Most County Boards Of Elections Have Passed Election Security Checks, But A Handful Have Not

Feb 6, 2020
Originally published on February 5, 2020 4:43 pm

90 percent of all Ohio counties are now considered compliant with an election security order issued by the Secretary of State last summer. That leaves a handful that aren’t, with two weeks until voters start casting early ballots for the March presidential primary.

Secretary of State Frank LaRose said 80 county boards of elections have passed a 34-point security checklist he developed last year.

Hamilton, Ottawa and Warren Counties will meet those requirements within a week, and Carroll, Holmes, Trumbull and Clark Counties are working on it.  But LaRose said the remaining county will have to check in with his office once a week, because “we are placing the Van Wert County Board of Elections under administrative oversight.”

Additionally, LaRose said a Coshocton County board member has been asked to resign for refusing to comply with the security directive.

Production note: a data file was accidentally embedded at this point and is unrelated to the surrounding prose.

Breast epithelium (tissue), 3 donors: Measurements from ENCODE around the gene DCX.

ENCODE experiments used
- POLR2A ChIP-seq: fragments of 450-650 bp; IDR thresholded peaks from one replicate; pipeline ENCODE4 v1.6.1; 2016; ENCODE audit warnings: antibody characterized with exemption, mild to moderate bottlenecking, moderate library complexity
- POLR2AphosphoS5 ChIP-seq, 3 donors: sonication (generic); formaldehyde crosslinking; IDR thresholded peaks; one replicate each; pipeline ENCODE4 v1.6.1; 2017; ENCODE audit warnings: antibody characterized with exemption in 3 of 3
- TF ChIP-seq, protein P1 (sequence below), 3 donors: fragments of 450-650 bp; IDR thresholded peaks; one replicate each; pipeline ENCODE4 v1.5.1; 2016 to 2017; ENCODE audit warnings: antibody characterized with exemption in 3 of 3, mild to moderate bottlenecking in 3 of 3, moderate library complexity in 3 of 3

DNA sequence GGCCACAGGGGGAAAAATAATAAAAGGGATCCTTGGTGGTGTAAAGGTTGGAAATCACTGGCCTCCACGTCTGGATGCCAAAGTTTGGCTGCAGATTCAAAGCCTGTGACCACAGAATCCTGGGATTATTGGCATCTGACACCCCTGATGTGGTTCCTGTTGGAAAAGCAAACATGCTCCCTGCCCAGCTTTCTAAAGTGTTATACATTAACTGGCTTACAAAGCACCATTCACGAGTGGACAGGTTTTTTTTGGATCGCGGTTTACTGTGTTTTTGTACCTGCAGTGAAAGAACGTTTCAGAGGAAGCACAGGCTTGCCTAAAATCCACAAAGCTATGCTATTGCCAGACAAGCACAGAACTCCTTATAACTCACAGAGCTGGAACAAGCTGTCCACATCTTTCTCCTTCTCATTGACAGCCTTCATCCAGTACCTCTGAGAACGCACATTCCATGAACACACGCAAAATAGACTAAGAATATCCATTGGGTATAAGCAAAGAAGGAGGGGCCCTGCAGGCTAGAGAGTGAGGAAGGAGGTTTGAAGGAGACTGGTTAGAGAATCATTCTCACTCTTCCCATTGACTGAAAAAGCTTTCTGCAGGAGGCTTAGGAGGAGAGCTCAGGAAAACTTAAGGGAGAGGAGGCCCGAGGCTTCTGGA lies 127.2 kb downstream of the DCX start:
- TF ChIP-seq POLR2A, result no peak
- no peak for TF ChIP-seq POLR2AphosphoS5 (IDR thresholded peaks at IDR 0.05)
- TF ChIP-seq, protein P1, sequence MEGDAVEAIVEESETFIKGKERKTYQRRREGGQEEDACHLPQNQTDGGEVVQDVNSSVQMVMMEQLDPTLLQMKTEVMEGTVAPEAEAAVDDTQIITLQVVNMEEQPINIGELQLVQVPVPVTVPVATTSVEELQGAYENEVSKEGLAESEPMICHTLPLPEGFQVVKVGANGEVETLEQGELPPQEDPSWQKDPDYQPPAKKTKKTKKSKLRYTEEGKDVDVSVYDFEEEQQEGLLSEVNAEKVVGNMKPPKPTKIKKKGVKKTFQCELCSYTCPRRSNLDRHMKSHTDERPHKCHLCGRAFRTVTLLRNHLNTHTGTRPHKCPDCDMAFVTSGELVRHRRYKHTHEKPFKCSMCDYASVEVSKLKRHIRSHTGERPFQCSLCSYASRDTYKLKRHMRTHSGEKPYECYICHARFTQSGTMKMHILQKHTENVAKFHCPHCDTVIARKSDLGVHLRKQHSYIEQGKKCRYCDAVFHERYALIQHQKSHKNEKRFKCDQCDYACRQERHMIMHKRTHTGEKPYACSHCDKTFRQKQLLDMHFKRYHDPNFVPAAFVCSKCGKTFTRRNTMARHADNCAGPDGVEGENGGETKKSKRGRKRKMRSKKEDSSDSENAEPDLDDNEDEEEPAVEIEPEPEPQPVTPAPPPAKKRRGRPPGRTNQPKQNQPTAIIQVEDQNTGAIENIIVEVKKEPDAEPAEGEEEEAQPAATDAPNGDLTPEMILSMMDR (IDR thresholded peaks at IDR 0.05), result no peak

That 34-point checklist includes background checks and training for election workers, migrating to .gov domains and installing intrusion detectors on servers.

LaRose said those break-in alarms are especially important. He noted that some counties have put those digital alarms the head of the county’s digital infrastructure -  "in which case, the board of elections is now helping to safeguard the rest of the county as well by detecting any kind of nefarious activity that could be occurring," LaRose said.

A server alarm in LaRose’s office caught an attempted intrusion from a Russian company in November. He announced a chief information security officer for his office last month.

Early voting for the March presidential primary starts on February 19. Absentee voting for military and overseas residents began on January 31.

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